This difference may seem subtle, but it forces us to judge machine behavior with a more realistic reference standard. In the past, we tended to use a perfect standard to measure AI, but we didn’t compare how people would react if people had the same behavior and caused the same consequences. So what do these experiments tell us?

On trace regardless of heart

Early data have clearly shown that human responses to human and machine behavior are different. For example, in the event of an accident, people are less tolerant of AI than humans, especially when AI causes substantial damage. Based on thousands of data points, we can study these problems more deeply and explain how people judge humans and machines by establishing a statistical model. The model successfully predicted how people would score according to the harm caused and the “degree of intent” of the wrong party.

To our surprise, the model shows that people’s moral criticism of human beings is not lighter than AI, but we use different types of moral requirements to judge them. The following figure summarizes this finding. The blue and red planes show how people judge the behavior of other people and machines (average).

You can clearly see that the planes are not parallel, and there is an offset between the red and blue planes. This is because when judging the machine, people seem to be more concerned about the result of the event, that is, the degree of damage caused by the event. This is why the red plane grows almost entirely along the damage dimension. But when people judge others, we find a curvature in the blue plane. This time, the growth is rising diagonally along the plane of injury and intention (degree of intention). This explains why people judge machines more severely in case of accidents; People use the consequentialist method to judge machines, and the intention is irrelevant, but it is not the case when judging humans.

This simple model allows us to draw an interesting conclusion. People will judge the behavior of machines and humans based on an empirical principle. In short, “people judge humans according to motivation and machines according to results.”

Common “double label”

But what are the implications of these experiments for our understanding of people’s moral intuition? First of all, these experiments tell us that people’s moral ideas are not fixed. We may tell ourselves that we are principled people, but the fact is that our judgment often changes according to the person or thing we judge (double label for short). This wavering moral standard is not limited to judging human and machine behavior.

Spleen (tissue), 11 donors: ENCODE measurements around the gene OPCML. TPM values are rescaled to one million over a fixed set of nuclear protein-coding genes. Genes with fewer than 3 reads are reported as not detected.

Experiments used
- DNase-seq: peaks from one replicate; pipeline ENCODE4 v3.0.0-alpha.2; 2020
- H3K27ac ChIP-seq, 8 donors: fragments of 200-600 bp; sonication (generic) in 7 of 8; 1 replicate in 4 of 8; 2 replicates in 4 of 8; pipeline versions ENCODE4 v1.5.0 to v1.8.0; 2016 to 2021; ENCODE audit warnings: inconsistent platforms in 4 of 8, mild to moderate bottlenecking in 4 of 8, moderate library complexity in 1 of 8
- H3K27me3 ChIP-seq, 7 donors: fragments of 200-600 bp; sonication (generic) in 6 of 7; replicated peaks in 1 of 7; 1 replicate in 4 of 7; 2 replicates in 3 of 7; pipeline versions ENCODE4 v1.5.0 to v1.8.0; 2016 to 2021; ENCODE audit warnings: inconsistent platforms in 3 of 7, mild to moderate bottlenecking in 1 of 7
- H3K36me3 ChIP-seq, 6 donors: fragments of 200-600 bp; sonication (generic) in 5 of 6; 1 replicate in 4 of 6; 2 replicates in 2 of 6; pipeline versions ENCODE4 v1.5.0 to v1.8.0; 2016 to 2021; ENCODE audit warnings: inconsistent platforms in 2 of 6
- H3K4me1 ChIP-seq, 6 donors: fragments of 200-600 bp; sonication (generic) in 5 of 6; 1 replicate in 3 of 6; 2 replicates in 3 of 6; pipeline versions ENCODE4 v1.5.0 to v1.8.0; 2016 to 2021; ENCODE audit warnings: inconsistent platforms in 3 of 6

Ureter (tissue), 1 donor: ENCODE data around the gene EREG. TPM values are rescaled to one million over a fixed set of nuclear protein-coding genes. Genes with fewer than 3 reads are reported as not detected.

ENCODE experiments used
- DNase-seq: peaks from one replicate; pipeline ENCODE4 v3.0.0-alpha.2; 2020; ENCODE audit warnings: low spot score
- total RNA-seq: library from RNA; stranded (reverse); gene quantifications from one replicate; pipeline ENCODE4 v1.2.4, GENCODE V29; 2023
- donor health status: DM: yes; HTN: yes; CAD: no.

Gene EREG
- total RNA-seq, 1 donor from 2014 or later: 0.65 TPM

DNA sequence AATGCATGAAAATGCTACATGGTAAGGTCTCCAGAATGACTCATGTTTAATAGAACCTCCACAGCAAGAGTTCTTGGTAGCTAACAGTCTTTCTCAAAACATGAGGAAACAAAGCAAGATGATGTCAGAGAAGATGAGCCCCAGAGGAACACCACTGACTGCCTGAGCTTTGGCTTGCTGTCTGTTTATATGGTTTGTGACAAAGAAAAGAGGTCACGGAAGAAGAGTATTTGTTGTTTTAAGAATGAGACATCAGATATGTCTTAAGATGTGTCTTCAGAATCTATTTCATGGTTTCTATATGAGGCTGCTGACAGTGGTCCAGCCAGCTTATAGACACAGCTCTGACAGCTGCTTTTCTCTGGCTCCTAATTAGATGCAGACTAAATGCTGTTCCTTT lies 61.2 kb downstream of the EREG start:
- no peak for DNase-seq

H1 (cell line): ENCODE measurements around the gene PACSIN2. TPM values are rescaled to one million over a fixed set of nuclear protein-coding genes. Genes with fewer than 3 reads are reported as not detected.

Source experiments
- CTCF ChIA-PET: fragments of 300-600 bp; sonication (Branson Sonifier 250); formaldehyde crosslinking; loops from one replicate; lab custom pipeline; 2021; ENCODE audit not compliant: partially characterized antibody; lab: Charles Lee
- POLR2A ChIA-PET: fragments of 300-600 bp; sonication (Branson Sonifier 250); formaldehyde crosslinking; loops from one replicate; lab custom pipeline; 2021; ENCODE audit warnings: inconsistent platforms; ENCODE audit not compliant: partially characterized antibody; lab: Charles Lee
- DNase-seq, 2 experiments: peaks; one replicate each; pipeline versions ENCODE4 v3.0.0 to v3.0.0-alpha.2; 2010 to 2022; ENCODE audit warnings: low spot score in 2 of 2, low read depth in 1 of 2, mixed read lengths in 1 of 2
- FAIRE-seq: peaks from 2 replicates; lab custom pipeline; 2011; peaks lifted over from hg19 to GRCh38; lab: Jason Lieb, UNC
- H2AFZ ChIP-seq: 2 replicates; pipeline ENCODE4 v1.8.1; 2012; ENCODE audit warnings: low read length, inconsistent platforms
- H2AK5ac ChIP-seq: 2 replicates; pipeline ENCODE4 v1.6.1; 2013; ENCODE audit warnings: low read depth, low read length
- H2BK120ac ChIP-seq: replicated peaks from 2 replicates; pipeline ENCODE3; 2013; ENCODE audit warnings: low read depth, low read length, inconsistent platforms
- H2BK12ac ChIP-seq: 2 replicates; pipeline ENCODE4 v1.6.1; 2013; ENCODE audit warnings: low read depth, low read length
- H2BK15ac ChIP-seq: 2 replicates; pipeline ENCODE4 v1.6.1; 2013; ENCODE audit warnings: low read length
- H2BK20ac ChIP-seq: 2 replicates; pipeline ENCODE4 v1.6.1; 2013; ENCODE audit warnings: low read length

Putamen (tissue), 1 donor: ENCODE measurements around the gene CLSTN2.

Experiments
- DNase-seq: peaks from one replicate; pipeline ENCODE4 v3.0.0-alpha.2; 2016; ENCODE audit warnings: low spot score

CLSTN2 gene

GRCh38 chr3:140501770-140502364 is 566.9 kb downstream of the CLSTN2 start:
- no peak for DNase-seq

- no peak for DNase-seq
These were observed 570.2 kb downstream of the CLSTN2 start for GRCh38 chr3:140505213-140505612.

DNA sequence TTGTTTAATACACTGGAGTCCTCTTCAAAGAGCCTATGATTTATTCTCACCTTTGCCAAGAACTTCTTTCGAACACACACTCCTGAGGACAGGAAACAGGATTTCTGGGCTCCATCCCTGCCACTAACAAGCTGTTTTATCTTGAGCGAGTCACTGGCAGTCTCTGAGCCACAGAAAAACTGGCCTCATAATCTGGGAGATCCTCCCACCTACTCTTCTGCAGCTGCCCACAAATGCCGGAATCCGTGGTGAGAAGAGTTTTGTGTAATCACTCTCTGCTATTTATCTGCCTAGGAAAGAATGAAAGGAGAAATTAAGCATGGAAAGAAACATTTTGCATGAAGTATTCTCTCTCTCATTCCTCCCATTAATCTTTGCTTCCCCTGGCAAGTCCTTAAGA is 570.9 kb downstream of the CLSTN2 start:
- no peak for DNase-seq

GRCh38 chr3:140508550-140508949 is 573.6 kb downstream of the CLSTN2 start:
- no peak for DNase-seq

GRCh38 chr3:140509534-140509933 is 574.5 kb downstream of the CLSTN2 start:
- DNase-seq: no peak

We are morally wavering, or not as simple as favoring a group. If people only support humans rather than machines, the red and blue planes will be parallel, but this is not the result. This means that people don’t only like humans but don’t like machines, but we judge people and machines differently. Compared with the consequentialist moral judgment machine, we have a moral or more Kantian moral judgment standard for our human compatriots.

But perhaps the most important point is that we can understand human morality by training machine technology. In my research, we understand the likes and dislikes of human morality by establishing a simple, multi-dimensional moral evaluation model. In the research of Henry and others, they analyzed and understood the morality in human common sense through the popular “dimensionality reduction technology”.

After telling me that the first dimension was “good and bad”, Henry asked me to guess what the second axis represented. “Easy and difficult,” he said, “simply put, all common sense knowledge is about what is’ good ‘or’ bad ‘, and what is’ easy’ or ‘difficult’. The rest is not important.”